- The Washington Times - Tuesday, December 19, 2006

MIAMI (AP) — A psychology professor and his wife pleaded guilty yesterday to reduced federal charges in a case involving accusations that both had spied for the Cuban government for decades.

Carlos Alvarez, 61, pleaded guilty to conspiracy to become an unregistered foreign agent. His 56-year-old wife, Elsa Alvarez, admitted knowing about her husband’s illegal activities but failing to report them to authorities.

Carlos Alvarez faces up to five years in prison and his wife up to three years on the revised charges. Both were charged previously with the more serious charge of acting as illegal Cuban agents, which carries a longer possible prison sentence.

U.S. District Judge K. Michael Moore set sentencing for Feb. 27.

Carlos Alvarez, a professor at Florida International University, was accused of spying for decades on Cuban-American exile groups and prominent people in Miami, as well as reporting on U.S. political affairs. His wife, also a university employee, was implicated to a lesser degree in the purported spying.

The couple’s arrests in January followed years of FBI surveillance, which included placing a listening device in the bedroom of their Miami home and wiretaps on their telephone. The FBI said Carlos Alvarez, known to the Cubans by the code name “David,” used a short-wave radio and encryption techniques to communicate with his Cuban handlers.

Carlos Alvarez’s attorney, Steve Chaykin, said his client was never a Cuban intelligence agent.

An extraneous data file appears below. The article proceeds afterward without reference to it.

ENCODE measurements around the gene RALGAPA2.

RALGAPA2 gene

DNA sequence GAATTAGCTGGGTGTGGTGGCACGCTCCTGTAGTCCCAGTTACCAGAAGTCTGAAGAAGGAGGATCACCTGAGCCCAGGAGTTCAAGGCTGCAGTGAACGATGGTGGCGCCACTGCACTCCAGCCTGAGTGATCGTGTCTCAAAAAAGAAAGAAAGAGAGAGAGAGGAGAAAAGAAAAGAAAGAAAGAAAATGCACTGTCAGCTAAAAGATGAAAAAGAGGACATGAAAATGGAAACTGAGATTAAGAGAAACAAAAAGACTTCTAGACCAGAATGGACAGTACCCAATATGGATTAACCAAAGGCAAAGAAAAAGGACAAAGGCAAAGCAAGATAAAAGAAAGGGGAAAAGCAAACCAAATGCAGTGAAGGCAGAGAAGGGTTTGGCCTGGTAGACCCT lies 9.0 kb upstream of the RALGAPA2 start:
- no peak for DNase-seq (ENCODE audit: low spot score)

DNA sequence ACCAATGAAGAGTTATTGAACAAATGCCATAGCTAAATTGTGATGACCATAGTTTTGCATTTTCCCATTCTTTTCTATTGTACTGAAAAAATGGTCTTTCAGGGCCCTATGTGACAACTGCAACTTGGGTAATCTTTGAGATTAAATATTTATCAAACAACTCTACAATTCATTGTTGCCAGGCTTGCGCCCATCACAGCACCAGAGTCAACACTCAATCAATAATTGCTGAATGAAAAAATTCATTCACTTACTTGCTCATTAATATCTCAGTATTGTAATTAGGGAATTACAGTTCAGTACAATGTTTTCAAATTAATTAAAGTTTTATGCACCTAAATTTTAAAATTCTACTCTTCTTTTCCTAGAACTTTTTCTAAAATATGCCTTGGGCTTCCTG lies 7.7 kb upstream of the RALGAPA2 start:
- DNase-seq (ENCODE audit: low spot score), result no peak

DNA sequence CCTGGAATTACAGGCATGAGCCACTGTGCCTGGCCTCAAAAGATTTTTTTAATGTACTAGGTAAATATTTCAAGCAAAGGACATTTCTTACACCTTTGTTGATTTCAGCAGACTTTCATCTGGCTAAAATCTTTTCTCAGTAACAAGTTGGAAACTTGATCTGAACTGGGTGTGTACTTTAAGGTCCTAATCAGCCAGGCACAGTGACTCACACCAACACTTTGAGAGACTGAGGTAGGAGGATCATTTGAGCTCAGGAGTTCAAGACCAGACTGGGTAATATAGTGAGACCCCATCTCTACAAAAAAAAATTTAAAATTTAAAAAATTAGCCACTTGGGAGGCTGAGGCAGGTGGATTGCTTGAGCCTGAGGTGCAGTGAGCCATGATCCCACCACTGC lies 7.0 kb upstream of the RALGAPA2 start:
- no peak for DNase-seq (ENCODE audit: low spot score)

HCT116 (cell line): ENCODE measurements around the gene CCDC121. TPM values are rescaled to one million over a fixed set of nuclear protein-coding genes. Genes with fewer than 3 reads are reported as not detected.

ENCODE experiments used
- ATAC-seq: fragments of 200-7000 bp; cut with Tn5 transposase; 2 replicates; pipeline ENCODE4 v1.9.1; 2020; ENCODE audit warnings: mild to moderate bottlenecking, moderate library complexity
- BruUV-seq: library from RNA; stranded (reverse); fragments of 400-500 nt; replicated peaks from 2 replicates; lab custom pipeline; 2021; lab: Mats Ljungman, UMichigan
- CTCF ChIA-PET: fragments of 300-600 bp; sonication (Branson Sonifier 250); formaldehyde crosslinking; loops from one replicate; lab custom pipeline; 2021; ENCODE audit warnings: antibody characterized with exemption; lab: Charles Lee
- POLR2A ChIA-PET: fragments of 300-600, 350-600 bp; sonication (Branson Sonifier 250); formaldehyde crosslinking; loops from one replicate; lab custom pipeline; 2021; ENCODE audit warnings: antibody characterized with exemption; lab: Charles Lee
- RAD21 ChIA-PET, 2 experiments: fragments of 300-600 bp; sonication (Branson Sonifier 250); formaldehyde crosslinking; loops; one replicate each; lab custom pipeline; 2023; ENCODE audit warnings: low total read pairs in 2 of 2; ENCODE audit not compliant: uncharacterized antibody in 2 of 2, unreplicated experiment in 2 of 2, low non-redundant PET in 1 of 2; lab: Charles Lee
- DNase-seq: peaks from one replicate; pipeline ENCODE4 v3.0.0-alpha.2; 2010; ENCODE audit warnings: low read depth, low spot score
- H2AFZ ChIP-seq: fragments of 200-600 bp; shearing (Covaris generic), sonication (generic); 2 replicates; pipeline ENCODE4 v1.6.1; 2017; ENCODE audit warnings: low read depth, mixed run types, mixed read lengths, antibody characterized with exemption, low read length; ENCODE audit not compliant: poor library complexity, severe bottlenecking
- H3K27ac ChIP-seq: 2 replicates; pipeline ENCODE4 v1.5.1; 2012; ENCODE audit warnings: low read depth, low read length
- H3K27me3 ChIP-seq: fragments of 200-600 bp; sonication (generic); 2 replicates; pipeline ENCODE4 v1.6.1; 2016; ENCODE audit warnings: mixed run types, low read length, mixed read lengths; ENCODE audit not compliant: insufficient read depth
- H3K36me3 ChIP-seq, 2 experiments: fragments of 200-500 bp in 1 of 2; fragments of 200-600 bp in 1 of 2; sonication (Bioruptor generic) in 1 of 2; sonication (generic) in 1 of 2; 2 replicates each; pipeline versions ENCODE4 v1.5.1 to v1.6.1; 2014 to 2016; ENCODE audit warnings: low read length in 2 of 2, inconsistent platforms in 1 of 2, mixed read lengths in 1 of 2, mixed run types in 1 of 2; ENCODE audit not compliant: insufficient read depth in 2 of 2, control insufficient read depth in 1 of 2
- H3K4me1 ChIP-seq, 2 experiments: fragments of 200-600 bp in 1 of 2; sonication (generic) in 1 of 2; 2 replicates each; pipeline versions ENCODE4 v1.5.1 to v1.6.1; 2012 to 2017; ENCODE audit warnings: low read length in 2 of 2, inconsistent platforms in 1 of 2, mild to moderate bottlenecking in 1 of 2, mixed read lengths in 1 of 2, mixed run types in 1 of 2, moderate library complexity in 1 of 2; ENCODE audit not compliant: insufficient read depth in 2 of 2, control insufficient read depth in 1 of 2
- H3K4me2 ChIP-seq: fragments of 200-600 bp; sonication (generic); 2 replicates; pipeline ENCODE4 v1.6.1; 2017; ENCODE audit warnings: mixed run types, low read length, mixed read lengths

“His involvement with the Cuban intelligence agency was the result of idealism and naivete,” Mr. Chaykin said.

Jane Moscowitz, attorney for Elsa Alvarez, said her client played a far lesser role. “Her offense is being a wife,” Miss Moscowitz said.

U.S. Attorney R. Alexander Acosta called the case “a stark reminder that there are among us some who, while enjoying the freedom and liberty our great nation offers, continue to serve the interests of another master.”

The guilty pleas came after a federal judge last month upheld as evidence a lengthy statement Carlos Alvarez gave to the FBI last year. Carlos Alvarez admitted in those interviews he was a “collaborator” with Cuba’s intelligence service beginning in 1977, but insisted he was mainly interested in opening dialogue with the communist government.

Carlos Alvarez’s attorneys unsuccessfully tried to have that confession thrown out, contending that he was coerced into submitting to the FBI interviews and that he was promised immunity for prosecution if he cooperated. FBI agents admitted during hearings this past summer that their goal was to recruit Carlos Alvarez as a double agent.

One conversation captured by the bedroom bug has Carlos Alvarez expressing relief to his wife that he had told the FBI about his Cuban activities.

“Right now, for me, it was a relief that I was able to cooperate. It’s been hell. It’s been hell. I really saw it as a huge confession. It was an opportunity for me to confess what I’ve done wrong,” he told his wife, according to government transcripts.

Carlos Alvarez has been jailed without bail since his arrest 11 months ago. Elsa Alvarez is free on $400,000 bail.

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